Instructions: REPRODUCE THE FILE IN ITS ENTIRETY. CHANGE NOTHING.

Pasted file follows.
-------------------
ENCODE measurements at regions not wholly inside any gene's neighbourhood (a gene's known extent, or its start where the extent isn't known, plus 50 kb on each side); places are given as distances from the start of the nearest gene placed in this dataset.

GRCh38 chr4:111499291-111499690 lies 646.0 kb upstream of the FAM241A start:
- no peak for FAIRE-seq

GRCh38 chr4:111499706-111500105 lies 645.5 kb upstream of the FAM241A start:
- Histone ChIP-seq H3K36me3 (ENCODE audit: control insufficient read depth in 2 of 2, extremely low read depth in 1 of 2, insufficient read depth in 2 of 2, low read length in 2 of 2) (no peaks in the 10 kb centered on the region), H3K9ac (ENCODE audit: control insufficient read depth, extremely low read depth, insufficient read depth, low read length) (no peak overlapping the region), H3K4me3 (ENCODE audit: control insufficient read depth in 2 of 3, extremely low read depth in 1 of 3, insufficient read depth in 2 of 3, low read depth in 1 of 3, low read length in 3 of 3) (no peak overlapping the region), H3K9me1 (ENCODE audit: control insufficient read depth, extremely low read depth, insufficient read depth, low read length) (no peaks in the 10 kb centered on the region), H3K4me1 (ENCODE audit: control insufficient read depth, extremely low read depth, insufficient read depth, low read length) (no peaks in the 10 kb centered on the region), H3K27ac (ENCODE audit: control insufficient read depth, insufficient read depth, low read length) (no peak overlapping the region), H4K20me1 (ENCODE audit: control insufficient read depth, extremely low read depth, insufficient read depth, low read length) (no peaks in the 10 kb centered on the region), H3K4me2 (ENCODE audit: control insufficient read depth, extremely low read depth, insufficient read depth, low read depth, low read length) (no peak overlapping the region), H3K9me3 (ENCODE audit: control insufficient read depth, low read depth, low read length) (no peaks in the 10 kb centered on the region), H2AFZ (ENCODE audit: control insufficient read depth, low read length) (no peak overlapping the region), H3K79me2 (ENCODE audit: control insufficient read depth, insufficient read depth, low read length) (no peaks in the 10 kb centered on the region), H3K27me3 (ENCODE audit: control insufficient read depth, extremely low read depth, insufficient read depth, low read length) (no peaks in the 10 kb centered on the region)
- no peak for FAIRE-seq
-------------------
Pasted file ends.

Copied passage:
ENCODE measurements at regions not wholly inside any gene's neighbourhood (a gene's known extent, or its start where the extent isn't known, plus 50 kb on each side); places are given as distances from the start of the nearest gene placed in this dataset.

GRCh38 chr4:111499291-111499690 lies 646.0 kb upstream of the FAM241A start:
- no peak for FAIRE-seq

GRCh38 chr4:111499706-111500105 lies 645.5 kb upstream of the FAM241A start:
- Histone ChIP-seq H3K36me3 (ENCODE audit: control insufficient read depth in 2 of 2, extremely low read depth in 1 of 2, insufficient read depth in 2 of 2, low read length in 2 of 2) (no peaks in the 10 kb centered on the region), H3K9ac (ENCODE audit: control insufficient read depth, extremely low read depth, insufficient read depth, low read length) (no peak overlapping the region), H3K4me3 (ENCODE audit: control insufficient read depth in 2 of 3, extremely low read depth in 1 of 3, insufficient read depth in 2 of 3, low read depth in 1 of 3, low read length in 3 of 3) (no peak overlapping the region), H3K9me1 (ENCODE audit: control insufficient read depth, extremely low read depth, insufficient read depth, low read length) (no peaks in the 10 kb centered on the region), H3K4me1 (ENCODE audit: control insufficient read depth, extremely low read depth, insufficient read depth, low read length) (no peaks in the 10 kb centered on the region), H3K27ac (ENCODE audit: control insufficient read depth, insufficient read depth, low read length) (no peak overlapping the region), H4K20me1 (ENCODE audit: control insufficient read depth, extremely low read depth, insufficient read depth, low read length) (no peaks in the 10 kb centered on the region), H3K4me2 (ENCODE audit: control insufficient read depth, extremely low read depth, insufficient read depth, low read depth, low read length) (no peak overlapping the region), H3K9me3 (ENCODE audit: control insufficient read depth, low read depth, low read length) (no peaks in the 10 kb centered on the region), H2AFZ (ENCODE audit: control insufficient read depth, low read length) (no peak overlapping the region), H3K79me2 (ENCODE audit: control insufficient read depth, insufficient read depth, low read length) (no peaks in the 10 kb centered on the region), H3K27me3 (ENCODE audit: control insufficient read depth, extremely low read depth, insufficient read depth, low read length) (no peaks in the 10 kb centered on the region)
- no peak for FAIRE-seq